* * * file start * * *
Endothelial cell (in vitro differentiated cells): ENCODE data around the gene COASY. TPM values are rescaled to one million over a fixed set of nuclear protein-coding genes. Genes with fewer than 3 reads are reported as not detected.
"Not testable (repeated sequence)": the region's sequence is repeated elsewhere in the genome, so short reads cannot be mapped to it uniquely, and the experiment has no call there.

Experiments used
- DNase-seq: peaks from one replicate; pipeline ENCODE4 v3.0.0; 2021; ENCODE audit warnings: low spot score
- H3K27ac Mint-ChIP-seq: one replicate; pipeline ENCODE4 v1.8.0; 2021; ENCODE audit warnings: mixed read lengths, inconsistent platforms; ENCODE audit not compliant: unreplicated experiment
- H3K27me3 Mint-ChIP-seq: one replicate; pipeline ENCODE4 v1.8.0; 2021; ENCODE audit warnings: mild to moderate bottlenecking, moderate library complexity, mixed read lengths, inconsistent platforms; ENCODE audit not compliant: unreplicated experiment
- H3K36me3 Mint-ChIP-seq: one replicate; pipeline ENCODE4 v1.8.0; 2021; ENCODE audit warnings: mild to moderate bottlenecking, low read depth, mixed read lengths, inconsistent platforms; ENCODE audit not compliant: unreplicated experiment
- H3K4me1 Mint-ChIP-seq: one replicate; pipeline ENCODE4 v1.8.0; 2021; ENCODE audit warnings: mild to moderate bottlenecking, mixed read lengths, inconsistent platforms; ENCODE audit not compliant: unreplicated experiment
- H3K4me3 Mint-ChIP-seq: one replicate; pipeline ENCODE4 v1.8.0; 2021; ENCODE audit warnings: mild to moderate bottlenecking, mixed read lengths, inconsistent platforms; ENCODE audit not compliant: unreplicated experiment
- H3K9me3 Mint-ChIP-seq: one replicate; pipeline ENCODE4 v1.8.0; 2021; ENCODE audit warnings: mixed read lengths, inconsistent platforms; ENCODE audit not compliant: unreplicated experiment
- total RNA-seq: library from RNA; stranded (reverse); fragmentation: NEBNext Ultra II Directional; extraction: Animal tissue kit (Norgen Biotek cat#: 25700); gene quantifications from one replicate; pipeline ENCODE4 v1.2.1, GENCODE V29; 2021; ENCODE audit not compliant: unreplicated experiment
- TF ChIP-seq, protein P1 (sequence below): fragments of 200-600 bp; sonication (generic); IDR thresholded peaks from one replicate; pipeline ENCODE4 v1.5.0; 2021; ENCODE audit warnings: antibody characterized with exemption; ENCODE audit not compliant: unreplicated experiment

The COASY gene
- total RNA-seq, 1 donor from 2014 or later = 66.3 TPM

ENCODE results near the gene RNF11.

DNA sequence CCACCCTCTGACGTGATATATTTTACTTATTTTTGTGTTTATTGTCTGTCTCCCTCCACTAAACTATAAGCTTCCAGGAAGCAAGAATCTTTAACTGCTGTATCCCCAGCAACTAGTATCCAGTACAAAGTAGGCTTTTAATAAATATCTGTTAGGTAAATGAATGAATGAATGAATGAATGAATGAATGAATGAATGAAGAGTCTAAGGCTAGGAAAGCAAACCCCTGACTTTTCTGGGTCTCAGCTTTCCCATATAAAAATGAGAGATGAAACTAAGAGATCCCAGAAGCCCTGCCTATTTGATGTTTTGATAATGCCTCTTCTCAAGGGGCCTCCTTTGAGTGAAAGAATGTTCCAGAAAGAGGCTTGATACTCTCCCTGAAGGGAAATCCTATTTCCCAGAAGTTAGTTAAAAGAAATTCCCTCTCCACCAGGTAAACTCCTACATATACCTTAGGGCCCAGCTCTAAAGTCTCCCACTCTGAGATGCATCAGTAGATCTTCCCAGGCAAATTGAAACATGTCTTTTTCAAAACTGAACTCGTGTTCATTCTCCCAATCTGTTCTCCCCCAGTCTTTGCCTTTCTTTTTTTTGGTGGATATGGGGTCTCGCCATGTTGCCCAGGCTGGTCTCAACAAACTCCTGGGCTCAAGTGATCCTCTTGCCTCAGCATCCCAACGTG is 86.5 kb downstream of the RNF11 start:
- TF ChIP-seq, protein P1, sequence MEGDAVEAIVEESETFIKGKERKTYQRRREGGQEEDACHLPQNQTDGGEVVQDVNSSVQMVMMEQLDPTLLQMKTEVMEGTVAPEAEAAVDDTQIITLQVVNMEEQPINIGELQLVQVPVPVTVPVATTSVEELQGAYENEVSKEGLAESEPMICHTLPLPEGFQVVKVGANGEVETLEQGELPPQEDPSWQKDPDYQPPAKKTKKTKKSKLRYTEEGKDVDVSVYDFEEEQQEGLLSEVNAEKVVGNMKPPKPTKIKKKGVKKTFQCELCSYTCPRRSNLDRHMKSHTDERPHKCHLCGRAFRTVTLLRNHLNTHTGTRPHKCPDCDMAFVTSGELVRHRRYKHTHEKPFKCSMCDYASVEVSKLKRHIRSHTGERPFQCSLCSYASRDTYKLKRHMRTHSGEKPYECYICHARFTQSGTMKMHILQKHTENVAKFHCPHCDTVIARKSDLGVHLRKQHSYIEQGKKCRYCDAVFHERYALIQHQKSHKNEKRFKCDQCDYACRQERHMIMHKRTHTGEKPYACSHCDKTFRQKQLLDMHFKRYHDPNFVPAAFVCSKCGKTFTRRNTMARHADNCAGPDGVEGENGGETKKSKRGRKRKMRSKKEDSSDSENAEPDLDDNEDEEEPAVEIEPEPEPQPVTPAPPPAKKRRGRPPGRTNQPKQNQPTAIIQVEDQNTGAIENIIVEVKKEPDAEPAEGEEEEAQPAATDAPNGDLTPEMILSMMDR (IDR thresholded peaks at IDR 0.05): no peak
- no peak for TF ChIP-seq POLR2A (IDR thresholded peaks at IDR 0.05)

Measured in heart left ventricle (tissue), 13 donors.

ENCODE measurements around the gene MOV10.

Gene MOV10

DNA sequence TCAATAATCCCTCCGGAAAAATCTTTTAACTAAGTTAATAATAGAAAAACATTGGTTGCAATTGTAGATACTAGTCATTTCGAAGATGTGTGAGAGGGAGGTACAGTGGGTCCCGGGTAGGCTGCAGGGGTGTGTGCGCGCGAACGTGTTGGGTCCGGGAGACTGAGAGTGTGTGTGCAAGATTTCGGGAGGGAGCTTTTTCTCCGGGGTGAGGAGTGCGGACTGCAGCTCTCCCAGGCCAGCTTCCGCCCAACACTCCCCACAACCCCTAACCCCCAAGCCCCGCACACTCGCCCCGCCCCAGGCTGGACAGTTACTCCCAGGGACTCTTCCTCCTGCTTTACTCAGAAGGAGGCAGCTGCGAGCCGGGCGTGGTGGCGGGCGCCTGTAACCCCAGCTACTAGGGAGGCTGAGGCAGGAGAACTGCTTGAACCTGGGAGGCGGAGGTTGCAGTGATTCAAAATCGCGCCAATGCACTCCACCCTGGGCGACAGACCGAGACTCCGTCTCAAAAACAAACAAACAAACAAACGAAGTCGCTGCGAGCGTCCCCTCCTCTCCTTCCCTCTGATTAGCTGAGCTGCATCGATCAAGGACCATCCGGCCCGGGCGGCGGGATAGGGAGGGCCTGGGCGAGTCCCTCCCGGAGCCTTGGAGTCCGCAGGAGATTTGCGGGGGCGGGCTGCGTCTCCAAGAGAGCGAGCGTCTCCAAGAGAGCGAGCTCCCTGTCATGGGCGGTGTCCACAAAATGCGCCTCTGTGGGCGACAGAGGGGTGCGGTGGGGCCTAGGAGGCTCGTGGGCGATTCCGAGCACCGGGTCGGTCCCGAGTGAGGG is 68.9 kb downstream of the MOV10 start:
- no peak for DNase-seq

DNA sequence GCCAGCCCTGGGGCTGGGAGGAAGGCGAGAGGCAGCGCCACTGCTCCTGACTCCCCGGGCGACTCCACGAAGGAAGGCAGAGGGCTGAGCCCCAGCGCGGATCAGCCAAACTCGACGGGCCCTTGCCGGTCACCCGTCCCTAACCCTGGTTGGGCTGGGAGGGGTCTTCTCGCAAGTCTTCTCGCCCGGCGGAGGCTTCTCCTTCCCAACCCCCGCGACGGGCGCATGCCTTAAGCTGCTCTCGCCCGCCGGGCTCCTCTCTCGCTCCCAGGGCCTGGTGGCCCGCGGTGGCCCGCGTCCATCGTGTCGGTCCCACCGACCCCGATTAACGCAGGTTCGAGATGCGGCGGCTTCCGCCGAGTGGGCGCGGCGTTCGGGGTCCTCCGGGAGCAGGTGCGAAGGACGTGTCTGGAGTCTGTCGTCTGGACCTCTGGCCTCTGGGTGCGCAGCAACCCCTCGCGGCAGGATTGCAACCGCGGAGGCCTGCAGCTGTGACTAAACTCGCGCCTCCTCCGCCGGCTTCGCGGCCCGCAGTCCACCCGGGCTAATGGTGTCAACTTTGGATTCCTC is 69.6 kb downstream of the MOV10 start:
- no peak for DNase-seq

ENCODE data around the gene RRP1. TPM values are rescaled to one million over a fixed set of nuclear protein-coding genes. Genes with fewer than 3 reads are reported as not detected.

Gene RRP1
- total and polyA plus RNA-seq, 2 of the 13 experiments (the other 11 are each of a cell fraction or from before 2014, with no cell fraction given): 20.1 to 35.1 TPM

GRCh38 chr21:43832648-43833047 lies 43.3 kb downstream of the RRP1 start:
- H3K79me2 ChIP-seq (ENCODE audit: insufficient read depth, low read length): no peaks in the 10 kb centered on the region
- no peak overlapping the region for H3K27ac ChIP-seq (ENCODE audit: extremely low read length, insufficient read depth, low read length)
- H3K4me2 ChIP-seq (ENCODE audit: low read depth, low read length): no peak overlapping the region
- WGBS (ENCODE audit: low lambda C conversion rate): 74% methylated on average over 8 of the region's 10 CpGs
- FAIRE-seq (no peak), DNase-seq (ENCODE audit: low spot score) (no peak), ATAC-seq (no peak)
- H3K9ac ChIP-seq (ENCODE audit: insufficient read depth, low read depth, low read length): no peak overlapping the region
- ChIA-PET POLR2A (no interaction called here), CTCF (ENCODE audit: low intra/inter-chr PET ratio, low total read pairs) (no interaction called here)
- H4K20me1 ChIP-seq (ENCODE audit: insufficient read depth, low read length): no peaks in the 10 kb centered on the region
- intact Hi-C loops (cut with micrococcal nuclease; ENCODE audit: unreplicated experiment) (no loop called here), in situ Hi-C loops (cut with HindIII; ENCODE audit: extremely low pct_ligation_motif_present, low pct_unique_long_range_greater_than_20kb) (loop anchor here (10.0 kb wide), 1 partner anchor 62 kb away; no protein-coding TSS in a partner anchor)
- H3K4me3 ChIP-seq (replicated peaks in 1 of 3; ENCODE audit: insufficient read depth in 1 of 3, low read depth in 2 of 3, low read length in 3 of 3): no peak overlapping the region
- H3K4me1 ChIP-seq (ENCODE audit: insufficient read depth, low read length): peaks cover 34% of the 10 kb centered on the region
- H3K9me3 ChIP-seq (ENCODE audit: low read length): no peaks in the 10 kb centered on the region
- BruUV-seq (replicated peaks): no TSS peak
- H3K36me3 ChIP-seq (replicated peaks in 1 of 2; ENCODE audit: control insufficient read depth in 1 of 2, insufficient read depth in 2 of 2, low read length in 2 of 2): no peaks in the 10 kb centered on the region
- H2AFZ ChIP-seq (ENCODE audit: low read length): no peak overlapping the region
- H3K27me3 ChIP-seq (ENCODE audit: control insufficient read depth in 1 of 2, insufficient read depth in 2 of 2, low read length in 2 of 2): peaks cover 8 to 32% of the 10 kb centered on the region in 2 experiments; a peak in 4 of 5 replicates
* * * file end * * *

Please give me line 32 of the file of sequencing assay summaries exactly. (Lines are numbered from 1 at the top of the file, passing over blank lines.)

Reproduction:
- H3K4me2 ChIP-seq (ENCODE audit: low read depth, low read length): no peak overlapping the region